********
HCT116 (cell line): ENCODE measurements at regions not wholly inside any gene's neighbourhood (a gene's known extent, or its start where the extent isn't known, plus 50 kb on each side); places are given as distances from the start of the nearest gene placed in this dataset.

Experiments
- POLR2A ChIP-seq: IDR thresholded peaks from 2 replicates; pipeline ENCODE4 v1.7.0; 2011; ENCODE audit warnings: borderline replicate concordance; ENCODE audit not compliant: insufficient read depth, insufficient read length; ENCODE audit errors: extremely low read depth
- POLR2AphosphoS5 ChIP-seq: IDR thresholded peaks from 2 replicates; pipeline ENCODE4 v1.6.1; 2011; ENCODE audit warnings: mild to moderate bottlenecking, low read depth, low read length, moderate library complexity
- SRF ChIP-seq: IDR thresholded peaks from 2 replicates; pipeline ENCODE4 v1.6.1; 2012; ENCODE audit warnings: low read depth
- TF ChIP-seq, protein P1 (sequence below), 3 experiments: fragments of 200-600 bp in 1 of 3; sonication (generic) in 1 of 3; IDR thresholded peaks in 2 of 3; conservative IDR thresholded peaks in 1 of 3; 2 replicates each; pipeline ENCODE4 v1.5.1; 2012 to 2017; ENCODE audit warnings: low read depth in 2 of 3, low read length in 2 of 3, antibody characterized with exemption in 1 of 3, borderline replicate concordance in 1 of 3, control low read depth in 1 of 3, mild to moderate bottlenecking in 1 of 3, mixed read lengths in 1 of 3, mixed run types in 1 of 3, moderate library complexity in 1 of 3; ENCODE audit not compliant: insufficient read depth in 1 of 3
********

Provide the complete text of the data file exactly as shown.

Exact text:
HCT116 (cell line): ENCODE measurements at regions not wholly inside any gene's neighbourhood (a gene's known extent, or its start where the extent isn't known, plus 50 kb on each side); places are given as distances from the start of the nearest gene placed in this dataset.

Experiments
- POLR2A ChIP-seq: IDR thresholded peaks from 2 replicates; pipeline ENCODE4 v1.7.0; 2011; ENCODE audit warnings: borderline replicate concordance; ENCODE audit not compliant: insufficient read depth, insufficient read length; ENCODE audit errors: extremely low read depth
- POLR2AphosphoS5 ChIP-seq: IDR thresholded peaks from 2 replicates; pipeline ENCODE4 v1.6.1; 2011; ENCODE audit warnings: mild to moderate bottlenecking, low read depth, low read length, moderate library complexity
- SRF ChIP-seq: IDR thresholded peaks from 2 replicates; pipeline ENCODE4 v1.6.1; 2012; ENCODE audit warnings: low read depth
- TF ChIP-seq, protein P1 (sequence below), 3 experiments: fragments of 200-600 bp in 1 of 3; sonication (generic) in 1 of 3; IDR thresholded peaks in 2 of 3; conservative IDR thresholded peaks in 1 of 3; 2 replicates each; pipeline ENCODE4 v1.5.1; 2012 to 2017; ENCODE audit warnings: low read depth in 2 of 3, low read length in 2 of 3, antibody characterized with exemption in 1 of 3, borderline replicate concordance in 1 of 3, control low read depth in 1 of 3, mild to moderate bottlenecking in 1 of 3, mixed read lengths in 1 of 3, mixed run types in 1 of 3, moderate library complexity in 1 of 3; ENCODE audit not compliant: insufficient read depth in 1 of 3